justifiably take them away. This is the point in saying
that such rights are inalienable. The function of society,
far from interfering with these rights, is to sustain and
protect them and to adjudicate conflicts that arise in
the common pursuit of these rights. If a civil govern-
ment subverts these rights in a wholesale fashion, it
is not fulfilling its proper role and hence the people
are justified in overthrowing that spurious government
(with the least violence possible) and erecting a legiti-
mate one in its place. It follows as a corollary of this
general principle that if a government which on the
whole respects its proper role nevertheless infringes
or denies some specific rights, either to a majority or
minority of people, then they have the right to civilly
disobey the offending laws, policies, or commands
(either nonviolently or violently, depending upon fur-
ther arguments).

The notion of natural or human rights, it should be
noted, strongly supports Thoreau's contention that a
majority vote cannot decide what is right or wrong,
and helps put the concept of democracy in its proper
perspective. The notion of Popular Sovereignty es-
poused by Stephen Douglas in pre-Civil War days was
supposedly the democratic answer to the problem of
slavery in the territories. Let the settlers in each terri-
tory vote on whether or not to have slaves! This con-
cept of democracy, of course, subverts the whole notion
of human rights and is the rule of the majority to which
Thoreau so strongly objected. The democratic princi-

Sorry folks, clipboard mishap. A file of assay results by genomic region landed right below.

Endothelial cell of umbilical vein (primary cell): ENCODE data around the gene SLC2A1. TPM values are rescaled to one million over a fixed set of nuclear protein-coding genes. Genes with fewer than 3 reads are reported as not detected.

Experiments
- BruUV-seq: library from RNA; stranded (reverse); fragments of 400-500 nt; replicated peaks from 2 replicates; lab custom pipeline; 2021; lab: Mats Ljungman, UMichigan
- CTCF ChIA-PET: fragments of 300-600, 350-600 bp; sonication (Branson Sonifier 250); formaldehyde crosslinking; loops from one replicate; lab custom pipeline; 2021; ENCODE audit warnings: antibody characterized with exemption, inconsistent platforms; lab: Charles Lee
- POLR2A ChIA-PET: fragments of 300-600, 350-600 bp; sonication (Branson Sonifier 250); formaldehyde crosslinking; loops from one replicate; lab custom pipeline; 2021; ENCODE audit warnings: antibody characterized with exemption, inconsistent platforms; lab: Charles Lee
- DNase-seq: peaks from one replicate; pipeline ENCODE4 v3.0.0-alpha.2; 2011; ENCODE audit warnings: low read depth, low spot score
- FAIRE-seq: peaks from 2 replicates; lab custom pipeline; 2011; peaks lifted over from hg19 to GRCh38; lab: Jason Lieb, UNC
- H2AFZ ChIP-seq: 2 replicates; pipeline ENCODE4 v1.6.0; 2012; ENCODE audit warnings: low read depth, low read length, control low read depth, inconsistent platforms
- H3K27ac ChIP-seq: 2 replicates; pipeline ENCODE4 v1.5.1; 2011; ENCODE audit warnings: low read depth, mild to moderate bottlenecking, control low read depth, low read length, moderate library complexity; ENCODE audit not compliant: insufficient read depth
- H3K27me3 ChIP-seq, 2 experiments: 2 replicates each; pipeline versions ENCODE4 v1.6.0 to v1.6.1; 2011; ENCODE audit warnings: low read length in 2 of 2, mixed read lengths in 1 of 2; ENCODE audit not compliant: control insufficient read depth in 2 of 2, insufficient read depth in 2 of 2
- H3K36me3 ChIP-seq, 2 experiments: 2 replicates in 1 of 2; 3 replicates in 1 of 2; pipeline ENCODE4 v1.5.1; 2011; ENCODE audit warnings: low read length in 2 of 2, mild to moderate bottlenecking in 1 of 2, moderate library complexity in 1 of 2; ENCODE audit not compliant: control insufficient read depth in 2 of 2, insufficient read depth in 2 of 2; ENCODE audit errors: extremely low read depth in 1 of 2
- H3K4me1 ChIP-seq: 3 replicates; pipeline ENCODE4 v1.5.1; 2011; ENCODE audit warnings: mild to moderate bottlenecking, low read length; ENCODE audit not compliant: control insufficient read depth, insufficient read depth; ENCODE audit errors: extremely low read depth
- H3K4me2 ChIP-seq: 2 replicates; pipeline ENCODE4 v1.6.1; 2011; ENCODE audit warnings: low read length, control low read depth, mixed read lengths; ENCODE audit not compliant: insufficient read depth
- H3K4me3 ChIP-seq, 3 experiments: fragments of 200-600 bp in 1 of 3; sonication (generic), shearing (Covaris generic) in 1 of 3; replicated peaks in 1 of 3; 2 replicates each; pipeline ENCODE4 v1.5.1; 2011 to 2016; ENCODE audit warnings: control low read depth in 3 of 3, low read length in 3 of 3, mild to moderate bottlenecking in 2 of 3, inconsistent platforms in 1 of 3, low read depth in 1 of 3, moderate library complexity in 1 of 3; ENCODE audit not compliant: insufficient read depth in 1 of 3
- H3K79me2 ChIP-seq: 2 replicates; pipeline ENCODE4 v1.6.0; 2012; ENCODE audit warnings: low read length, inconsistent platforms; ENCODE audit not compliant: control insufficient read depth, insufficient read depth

ple envisioned by most of the architects of the Bill
of Rights of the United States Constitution and of the
Declaration of Human Rights of the United Nations
is that the rule of the majority is the best way known
to man of adjudicating the conflicts which inevitably
arise in the common pursuit of their human rights by
millions of people. It would have been shocking indeed
to these people to have envisioned the democratic
principle as deciding who is going to be allowed to
have human rights.

The concept of human rights provides, no doubt,
the most prominent justification of civil disobedience
in the humanistically oriented modern world, and yet
prudential considerations are sometimes offered by
believers in the concept to soften the commitment to
civil disobedience. These prudential considerations
have always been with us (Bay [1968], p. 476). Thomas
Hobbes represented the extreme position, of accepting
the concept of natural rights and yet, out of fear of
anarchy, rejecting not only civil disobedience but even
dissent. David Hume provided a teleological, utilitarian
approach to the relative limits of obedience and diso-
bedience to civil magistrates and adopted “with con-
siderable vehemence” a libertarian position in his
Treatise of Human Nature (1739-40). Later, out of fear
of anarchy again, he recommended “exact obedience”
to the law of the land and the authority of its adminis-
trators. Jeremy Bentham saw no more point in these
sweeping generalizations and anxieties about civil dis-
obedience and anarchy than he did about generaliza-
tions in any other part of moral philosophy. On his
view, each situation and political context should be
carefully studied in its own right and the likely conse-
quences predicted. If the prediction is for fewer overall
mischievous consequences by disobedience than by
submission, then it is the duty, not simply the right,
of the conscientious citizen to resist the government.

To Bentham's counsel, the modern proponent of
human rights who takes civil disobedience seriously
adds that the cry of anarchy and civil disintegration
is all too often unintentionally and at times even inten-
tionally the mask of vested interests. There are, to be
sure, genuine dangers in civil disobedience, well un-
derstood by its intelligent agents, but the dangers are
to be weighed by a believer in human rights and not
used as a rationalization for doing nothing when he
has the security and someone else suffers the infringe-
ment of human rights. The point is simply this: if a


person is so concerned about civil stability that he
cannot conceive any conditions that would justify dis-
obedience, then he really has abandoned any tenable
concept of human rights.